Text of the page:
Karma

“We can never judge the lives of others, because each person knows only their own pain and renunciation. It's one thing to feel that you are on the right path, but it's another to think that yours is the only path.” – Paulo Coelho

When we fight with someone, we’re exercising judgment over them. We’re saying, “what this person is doing is wrong,” in some form or another. The corollary to this is that what we are doing is right. We think ourselves better than another person. Judgment is a process of othering, of separation.

It’s a trite notion that kids fight. When we’re new to the world, we often single each other out for ridicule. We laugh at each other for perceived weaknesses and foibles. The armourless child rarely knows to not take it personally, only to retaliate in kind. The next time the victor is down, the victim knows that their moment has arrived. Or to simply take up the mantle of bully and go after someone weaker.

It makes us feel better to position ourselves over someone… for a very little bit anyway. And like an addictive drug, the effect loses its potency after a time. But by then, judgment has become a habit.

That’s the way it is, when we are kids. As we grow up, we mingle with other people, people who look and act differently than us. We continue to judge, until we mature through hard lessons. Some of us learn to love one another and see past judgment, past hatred. Others do not, and misery blossoms.

There are usually relics, however, even in the most well-adjusted. Leftover bits from childhood that never go away. Judgment’s stain is everywhere in adults. Family and friends are one thing, but strangers? The ones who act completely idiotically (at least according to what our judging mind tells us). What do we owe these fools? This frequently applies to behaviours (“Can you believe what so and so did?”). It can also apply to inborn traits.

Things like physical appearance. Like mental ability. Like race. Like sexuality.

Sexuality plays a front and center role in The Yoga of Strength. Andrew’s best friend Simon is abused by his superior officer. The sexual trauma has a lasting impact on him and he simply does not know how to handle it. I won’t spoil it too much for you, but he lashes out with judgment in an incredibly serious way, an action that generates a mountain of karma for him to scale.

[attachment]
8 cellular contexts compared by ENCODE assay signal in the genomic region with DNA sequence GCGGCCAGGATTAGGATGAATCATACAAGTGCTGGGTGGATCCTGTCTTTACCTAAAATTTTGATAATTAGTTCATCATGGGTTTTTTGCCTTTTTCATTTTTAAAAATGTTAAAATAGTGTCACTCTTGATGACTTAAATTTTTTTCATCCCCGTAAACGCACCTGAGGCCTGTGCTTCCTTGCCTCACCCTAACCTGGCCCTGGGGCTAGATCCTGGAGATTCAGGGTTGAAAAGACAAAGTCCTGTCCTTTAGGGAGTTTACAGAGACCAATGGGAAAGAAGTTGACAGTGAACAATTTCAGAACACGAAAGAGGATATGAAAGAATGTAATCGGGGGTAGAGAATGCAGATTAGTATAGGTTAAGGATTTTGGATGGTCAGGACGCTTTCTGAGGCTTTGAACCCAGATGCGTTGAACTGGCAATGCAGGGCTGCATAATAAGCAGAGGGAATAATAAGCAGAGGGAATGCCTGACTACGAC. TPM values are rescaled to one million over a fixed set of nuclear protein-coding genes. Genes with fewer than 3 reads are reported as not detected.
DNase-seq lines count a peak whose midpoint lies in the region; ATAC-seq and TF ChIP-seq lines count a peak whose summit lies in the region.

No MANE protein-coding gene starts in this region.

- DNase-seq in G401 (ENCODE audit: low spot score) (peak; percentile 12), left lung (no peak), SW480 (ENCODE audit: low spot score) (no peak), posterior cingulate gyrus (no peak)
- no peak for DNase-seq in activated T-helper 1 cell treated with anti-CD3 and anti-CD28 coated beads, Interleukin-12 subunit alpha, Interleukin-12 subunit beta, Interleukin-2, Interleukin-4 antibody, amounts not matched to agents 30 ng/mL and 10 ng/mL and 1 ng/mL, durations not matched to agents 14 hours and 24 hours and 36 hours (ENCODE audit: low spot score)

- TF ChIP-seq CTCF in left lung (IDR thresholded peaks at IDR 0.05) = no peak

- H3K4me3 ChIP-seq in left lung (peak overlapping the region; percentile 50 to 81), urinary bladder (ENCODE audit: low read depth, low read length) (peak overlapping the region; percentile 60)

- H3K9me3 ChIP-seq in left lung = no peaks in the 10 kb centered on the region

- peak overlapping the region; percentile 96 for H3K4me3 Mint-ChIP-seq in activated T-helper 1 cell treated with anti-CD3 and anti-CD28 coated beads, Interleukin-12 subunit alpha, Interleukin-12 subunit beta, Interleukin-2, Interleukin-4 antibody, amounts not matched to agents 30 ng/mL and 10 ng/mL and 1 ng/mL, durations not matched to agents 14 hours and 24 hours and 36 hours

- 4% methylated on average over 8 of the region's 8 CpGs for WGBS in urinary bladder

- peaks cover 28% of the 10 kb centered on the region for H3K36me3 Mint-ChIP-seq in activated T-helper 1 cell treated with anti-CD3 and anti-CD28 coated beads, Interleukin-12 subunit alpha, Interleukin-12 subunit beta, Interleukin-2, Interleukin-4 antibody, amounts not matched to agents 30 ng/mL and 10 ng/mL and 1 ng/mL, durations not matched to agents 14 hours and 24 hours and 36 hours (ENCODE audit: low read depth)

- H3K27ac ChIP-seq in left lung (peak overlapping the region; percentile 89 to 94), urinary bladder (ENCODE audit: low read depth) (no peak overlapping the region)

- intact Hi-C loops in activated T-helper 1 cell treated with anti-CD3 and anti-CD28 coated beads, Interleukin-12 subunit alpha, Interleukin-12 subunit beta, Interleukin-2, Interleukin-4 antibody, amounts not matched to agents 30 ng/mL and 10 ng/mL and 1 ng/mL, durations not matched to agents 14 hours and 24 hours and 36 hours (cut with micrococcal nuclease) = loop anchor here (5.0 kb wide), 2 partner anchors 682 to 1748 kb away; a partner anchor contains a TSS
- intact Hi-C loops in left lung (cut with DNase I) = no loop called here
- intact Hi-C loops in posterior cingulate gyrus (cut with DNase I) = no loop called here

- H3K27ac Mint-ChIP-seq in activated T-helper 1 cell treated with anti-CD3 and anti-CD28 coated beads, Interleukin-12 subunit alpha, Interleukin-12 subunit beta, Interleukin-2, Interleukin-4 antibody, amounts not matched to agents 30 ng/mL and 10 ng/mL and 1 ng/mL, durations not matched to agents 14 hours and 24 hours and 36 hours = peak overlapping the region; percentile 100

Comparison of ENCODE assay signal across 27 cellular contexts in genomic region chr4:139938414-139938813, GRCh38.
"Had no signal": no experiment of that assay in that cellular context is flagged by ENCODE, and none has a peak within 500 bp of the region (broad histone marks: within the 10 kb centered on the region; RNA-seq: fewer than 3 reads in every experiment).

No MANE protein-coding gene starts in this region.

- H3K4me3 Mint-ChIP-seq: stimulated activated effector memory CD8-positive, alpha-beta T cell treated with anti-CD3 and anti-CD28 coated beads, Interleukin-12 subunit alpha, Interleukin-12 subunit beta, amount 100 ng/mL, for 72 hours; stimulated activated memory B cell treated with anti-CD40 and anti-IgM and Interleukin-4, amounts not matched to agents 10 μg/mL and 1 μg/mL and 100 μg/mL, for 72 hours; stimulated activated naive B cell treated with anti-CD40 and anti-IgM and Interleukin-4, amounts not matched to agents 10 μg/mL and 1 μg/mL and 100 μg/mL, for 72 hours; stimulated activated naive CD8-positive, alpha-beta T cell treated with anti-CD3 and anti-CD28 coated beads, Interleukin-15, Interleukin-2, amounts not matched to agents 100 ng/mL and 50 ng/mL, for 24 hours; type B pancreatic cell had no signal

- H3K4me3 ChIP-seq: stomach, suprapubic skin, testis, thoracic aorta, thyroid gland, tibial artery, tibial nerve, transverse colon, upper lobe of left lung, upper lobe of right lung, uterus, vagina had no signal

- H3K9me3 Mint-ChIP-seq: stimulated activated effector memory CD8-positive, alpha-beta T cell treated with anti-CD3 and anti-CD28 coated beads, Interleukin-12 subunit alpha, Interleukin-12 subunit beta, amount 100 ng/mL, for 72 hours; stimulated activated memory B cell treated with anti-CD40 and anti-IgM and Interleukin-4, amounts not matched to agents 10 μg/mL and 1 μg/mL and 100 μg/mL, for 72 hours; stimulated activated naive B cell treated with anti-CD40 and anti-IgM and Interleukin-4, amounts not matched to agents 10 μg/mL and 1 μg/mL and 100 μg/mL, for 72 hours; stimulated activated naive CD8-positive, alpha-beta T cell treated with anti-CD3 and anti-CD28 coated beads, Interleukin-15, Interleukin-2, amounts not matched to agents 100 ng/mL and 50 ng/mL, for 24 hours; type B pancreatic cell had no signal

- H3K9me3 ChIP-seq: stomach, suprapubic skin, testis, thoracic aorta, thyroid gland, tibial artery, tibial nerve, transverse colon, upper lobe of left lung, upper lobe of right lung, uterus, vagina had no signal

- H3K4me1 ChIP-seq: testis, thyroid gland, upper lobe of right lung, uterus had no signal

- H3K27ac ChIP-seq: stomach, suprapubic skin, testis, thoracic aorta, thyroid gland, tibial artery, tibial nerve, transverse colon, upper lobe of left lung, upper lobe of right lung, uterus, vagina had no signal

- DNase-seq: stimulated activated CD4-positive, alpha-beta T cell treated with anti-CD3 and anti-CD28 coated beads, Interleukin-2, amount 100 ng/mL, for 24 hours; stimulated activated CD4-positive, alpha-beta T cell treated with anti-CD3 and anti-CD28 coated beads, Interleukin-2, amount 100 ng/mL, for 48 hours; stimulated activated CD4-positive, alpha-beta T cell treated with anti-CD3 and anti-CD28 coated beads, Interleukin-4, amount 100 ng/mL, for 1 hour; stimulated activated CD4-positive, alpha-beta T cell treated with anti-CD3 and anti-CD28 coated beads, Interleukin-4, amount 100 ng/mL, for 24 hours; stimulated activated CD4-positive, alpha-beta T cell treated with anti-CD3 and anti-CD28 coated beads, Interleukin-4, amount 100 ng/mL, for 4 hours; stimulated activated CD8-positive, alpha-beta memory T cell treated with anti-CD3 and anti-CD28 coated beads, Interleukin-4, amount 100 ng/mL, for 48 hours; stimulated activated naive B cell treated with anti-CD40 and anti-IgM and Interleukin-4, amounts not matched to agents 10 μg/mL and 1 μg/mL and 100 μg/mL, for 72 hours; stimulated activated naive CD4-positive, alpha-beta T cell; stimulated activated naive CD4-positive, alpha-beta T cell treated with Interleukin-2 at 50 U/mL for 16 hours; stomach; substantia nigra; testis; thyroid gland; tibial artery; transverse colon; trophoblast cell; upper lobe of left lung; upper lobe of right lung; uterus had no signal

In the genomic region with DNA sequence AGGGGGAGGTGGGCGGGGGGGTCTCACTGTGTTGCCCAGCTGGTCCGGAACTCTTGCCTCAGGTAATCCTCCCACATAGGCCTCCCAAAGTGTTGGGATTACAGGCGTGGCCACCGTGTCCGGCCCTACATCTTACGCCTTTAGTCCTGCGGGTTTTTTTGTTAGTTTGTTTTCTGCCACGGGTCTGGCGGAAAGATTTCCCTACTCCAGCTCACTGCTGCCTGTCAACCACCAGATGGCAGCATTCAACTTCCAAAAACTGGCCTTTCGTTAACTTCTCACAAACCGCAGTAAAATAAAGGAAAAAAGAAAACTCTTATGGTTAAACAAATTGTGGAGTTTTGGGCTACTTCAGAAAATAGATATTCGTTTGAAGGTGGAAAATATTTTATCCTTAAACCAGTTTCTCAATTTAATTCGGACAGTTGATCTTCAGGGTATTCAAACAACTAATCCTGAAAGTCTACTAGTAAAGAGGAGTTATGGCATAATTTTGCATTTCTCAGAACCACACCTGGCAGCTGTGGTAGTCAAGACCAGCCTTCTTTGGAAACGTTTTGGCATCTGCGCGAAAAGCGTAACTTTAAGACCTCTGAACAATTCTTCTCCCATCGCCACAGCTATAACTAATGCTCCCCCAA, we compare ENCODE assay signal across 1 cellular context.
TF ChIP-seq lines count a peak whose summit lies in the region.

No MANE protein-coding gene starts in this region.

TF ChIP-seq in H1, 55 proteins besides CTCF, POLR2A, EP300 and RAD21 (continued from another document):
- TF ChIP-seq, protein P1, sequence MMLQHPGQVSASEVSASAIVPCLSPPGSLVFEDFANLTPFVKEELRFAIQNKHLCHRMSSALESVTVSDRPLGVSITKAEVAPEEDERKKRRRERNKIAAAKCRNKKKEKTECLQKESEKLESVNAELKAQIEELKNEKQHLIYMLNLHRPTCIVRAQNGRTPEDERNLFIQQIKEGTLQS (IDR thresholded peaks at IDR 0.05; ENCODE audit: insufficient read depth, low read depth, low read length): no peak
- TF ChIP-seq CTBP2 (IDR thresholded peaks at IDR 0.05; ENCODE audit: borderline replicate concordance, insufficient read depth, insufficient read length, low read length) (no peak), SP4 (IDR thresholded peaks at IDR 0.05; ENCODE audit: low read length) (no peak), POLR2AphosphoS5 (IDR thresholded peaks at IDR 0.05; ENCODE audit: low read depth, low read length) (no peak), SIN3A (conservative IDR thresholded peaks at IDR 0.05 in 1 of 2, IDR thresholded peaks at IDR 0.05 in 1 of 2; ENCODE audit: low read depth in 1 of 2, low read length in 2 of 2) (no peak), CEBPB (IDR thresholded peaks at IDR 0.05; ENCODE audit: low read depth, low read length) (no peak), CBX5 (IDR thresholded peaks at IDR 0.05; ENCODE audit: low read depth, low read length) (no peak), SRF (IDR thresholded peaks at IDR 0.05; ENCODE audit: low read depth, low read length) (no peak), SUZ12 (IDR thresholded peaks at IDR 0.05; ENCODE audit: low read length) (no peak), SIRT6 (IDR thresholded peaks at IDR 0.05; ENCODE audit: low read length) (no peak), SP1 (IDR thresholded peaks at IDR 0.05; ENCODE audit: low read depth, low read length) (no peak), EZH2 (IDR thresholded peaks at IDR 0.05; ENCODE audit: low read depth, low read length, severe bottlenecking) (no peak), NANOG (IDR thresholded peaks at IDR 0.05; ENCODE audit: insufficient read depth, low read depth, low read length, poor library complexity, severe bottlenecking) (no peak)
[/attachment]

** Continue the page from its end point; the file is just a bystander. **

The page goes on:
The notion of karma is one of these concepts that comes up frequently when people discuss Eastern spirituality. It has been bandied about as this idea of just desserts, the big stick that the universe has for people who are “bad,” the retribution that we all picture coming to those that have wronged us. In a way, that’s true. But it also is a little more (paradoxically) complex and simple than that.

Karma can be viewed as an intersection between habit and the consequences of your actions. If you’re in the habit of judging everyone, your world shrinks. The pool of people who are “OK” is small. You become lonely, because everyone has become the “other.” If you refuse to judge, if you accept people for who they are, your world swells. You see everyone as they truly are: your siblings. But you don’t get from being a judging person to becoming a non-judgmental person without breaking the habit of judgment.

Cue the consequences of your actions. If you have cut people off through judgment, whether that’s overtly or in your own mind, you frequently have to make amends. You have to extricate yourself from the blame game and own up to your own part in the drama. You throw yourself at the feet of your victim, say that you were wrong, and ask for their forgiveness. Sometimes they do, but there are moments when people do not accept your apology. Other times, you simply have to forgive that biggest transgressor: yourself. The process hurts. In my experience, it is also liberating.

Thus the name of Book 2 of the Yoga Trilogy: The Yoga of Pain.